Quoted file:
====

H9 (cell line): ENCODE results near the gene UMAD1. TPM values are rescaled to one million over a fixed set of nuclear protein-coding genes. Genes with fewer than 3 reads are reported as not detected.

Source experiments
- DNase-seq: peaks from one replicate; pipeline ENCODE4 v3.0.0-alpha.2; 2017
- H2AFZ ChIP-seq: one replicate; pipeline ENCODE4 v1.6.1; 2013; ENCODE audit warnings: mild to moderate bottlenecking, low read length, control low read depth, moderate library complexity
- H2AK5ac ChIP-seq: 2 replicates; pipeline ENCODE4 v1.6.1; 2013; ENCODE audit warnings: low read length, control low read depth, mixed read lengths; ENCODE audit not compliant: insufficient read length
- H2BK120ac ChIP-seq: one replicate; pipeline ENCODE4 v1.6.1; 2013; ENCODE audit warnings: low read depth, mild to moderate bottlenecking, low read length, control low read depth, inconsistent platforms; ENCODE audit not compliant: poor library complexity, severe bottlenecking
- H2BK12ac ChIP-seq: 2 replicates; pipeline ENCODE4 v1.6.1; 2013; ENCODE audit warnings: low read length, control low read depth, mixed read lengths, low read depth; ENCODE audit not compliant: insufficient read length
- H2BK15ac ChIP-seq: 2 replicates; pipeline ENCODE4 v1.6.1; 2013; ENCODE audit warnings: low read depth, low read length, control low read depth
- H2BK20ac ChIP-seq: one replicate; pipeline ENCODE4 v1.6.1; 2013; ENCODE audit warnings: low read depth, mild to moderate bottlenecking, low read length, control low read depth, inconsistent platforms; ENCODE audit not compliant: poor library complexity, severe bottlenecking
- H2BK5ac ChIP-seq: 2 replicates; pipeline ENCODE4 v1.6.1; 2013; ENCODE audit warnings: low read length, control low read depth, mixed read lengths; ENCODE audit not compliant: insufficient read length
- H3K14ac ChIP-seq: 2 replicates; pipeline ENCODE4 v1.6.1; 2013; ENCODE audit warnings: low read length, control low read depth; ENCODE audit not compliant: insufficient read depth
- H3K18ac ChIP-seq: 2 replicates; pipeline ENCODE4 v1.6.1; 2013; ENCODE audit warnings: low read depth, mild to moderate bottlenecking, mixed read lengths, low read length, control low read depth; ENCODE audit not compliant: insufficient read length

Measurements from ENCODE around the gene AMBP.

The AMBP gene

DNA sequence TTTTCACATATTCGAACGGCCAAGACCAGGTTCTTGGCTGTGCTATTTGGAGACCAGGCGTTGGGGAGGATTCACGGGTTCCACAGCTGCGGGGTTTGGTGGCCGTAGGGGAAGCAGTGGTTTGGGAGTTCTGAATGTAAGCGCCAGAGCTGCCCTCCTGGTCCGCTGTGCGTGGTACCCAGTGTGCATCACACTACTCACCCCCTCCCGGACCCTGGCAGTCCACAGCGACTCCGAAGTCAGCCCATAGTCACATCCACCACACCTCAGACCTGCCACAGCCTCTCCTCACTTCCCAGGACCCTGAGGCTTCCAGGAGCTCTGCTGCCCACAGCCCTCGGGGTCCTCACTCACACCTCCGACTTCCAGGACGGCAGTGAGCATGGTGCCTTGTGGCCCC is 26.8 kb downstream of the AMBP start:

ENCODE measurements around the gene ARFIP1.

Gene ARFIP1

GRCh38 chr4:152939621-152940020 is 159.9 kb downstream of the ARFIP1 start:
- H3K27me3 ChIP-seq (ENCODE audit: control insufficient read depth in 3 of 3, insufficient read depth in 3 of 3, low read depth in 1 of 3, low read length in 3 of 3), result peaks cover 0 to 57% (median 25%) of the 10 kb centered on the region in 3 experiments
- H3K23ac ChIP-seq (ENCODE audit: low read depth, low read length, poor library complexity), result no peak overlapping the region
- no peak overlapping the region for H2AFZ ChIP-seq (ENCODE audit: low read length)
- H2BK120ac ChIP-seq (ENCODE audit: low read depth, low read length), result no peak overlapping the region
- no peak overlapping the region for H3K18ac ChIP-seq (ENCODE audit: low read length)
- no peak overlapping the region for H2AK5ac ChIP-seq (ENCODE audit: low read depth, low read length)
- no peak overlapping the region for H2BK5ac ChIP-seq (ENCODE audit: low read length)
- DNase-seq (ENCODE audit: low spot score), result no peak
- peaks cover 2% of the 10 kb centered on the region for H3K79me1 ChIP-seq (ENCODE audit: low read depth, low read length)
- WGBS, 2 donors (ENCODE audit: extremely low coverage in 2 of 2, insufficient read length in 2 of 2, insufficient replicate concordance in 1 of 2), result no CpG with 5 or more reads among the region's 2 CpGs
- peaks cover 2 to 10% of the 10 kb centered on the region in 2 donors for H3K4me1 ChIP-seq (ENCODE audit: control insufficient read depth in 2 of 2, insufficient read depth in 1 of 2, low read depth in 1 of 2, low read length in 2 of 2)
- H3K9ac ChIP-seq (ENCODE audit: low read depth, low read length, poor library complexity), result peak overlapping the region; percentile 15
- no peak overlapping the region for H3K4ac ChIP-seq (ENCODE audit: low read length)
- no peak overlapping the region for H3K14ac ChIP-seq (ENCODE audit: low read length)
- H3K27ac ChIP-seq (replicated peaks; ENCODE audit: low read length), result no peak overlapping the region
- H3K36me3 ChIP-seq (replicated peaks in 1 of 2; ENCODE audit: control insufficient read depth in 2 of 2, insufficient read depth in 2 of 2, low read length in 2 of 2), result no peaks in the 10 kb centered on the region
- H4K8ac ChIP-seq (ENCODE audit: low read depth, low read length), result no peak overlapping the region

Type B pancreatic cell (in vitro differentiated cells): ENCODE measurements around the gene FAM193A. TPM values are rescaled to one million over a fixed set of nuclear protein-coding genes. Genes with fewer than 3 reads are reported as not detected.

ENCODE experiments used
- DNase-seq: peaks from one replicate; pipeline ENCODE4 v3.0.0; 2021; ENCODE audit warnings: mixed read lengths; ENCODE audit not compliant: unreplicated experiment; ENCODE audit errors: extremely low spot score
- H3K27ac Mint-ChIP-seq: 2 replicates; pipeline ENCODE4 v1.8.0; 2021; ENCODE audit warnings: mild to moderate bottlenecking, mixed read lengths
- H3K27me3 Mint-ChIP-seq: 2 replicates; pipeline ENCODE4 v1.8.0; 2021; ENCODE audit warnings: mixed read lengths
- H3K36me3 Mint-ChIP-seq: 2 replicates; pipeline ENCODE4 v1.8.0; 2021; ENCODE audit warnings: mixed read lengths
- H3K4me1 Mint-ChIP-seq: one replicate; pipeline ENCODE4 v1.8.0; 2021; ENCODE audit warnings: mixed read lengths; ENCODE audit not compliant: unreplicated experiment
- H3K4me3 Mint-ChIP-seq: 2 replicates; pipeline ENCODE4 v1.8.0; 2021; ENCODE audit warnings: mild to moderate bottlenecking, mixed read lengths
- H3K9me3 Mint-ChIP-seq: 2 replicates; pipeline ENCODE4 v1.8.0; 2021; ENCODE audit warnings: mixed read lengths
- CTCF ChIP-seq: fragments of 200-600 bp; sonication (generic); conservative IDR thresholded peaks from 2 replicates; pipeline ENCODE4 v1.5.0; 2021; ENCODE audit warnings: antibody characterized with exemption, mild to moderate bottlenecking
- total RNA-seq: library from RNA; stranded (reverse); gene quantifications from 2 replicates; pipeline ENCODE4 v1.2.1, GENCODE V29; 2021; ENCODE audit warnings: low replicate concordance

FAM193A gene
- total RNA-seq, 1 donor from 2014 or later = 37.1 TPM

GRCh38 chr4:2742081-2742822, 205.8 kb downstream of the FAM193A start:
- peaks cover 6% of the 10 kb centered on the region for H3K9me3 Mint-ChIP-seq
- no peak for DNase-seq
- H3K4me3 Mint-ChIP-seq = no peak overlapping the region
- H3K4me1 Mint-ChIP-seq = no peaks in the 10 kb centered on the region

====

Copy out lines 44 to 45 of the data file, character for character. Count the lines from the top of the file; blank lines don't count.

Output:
- H3K9me3 Mint-ChIP-seq: 2 replicates; pipeline ENCODE4 v1.8.0; 2021; ENCODE audit warnings: mixed read lengths
- CTCF ChIP-seq: fragments of 200-600 bp; sonication (generic); conservative IDR thresholded peaks from 2 replicates; pipeline ENCODE4 v1.5.0; 2021; ENCODE audit warnings: antibody characterized with exemption, mild to moderate bottlenecking